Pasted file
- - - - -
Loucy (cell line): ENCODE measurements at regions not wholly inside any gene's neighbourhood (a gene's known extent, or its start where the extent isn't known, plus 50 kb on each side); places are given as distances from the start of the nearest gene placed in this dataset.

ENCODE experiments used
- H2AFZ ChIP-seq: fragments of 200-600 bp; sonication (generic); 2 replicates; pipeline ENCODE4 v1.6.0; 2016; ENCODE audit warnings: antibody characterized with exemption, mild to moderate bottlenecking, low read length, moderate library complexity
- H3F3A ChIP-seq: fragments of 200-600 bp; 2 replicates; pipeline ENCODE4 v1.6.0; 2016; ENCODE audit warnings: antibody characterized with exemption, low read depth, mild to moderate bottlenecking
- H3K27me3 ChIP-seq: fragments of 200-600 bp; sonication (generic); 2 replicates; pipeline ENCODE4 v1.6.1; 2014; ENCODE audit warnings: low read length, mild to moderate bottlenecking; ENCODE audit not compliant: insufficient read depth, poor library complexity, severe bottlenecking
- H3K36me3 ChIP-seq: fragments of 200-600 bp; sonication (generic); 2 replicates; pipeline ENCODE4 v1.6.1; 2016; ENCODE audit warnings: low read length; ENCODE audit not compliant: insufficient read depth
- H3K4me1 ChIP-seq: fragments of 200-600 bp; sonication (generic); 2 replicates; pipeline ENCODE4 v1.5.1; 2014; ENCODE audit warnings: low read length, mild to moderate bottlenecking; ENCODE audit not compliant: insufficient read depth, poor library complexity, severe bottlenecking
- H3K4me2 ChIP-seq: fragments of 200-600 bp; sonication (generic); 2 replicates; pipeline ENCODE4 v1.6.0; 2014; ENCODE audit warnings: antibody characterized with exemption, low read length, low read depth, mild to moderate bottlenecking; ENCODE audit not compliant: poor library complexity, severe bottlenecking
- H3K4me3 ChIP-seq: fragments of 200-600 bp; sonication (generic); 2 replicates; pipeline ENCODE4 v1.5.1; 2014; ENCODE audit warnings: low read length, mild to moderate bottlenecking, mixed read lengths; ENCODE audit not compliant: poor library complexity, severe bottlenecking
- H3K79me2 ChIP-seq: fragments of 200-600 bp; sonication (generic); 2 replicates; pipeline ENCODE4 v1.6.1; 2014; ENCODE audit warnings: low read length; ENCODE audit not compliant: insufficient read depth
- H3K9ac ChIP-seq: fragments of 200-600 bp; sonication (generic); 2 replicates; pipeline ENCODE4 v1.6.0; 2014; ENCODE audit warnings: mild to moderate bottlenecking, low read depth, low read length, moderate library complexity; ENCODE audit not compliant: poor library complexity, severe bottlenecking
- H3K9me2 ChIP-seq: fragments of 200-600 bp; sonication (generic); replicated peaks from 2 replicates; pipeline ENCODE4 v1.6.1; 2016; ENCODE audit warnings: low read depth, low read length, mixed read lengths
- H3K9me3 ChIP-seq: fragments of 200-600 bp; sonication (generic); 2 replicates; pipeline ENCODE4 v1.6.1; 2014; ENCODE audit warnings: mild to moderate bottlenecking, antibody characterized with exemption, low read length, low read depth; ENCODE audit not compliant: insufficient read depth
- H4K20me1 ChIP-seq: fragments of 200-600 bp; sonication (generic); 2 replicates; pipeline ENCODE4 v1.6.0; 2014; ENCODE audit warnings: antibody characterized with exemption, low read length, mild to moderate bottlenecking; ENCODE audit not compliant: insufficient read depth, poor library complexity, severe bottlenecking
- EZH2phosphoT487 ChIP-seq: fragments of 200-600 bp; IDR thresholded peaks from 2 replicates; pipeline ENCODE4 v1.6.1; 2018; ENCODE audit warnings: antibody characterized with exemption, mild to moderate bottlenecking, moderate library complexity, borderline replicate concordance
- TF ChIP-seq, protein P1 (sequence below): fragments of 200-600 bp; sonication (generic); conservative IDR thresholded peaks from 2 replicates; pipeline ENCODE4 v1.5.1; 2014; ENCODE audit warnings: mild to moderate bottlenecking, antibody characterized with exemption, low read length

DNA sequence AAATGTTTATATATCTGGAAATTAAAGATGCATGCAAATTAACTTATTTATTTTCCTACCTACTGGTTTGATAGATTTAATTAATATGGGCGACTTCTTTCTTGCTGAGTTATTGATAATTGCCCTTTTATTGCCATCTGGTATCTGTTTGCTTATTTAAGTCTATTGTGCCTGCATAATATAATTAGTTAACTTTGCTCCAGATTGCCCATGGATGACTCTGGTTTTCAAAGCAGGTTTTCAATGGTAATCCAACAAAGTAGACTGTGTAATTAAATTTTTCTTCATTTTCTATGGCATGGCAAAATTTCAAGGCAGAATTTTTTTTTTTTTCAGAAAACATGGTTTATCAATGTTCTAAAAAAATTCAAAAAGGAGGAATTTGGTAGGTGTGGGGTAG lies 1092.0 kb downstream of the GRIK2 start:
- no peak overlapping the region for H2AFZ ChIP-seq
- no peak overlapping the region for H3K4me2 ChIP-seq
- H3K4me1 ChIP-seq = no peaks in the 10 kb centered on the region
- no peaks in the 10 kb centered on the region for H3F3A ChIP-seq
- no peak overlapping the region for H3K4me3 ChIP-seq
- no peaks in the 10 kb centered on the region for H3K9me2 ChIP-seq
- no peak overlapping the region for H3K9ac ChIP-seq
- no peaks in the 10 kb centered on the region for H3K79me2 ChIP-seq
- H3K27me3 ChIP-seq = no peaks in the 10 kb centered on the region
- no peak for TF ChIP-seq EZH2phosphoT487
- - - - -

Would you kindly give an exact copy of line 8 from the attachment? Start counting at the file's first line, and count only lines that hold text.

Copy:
- H3K4me2 ChIP-seq: fragments of 200-600 bp; sonication (generic); 2 replicates; pipeline ENCODE4 v1.6.0; 2014; ENCODE audit warnings: antibody characterized with exemption, low read length, low read depth, mild to moderate bottlenecking; ENCODE audit not compliant: poor library complexity, severe bottlenecking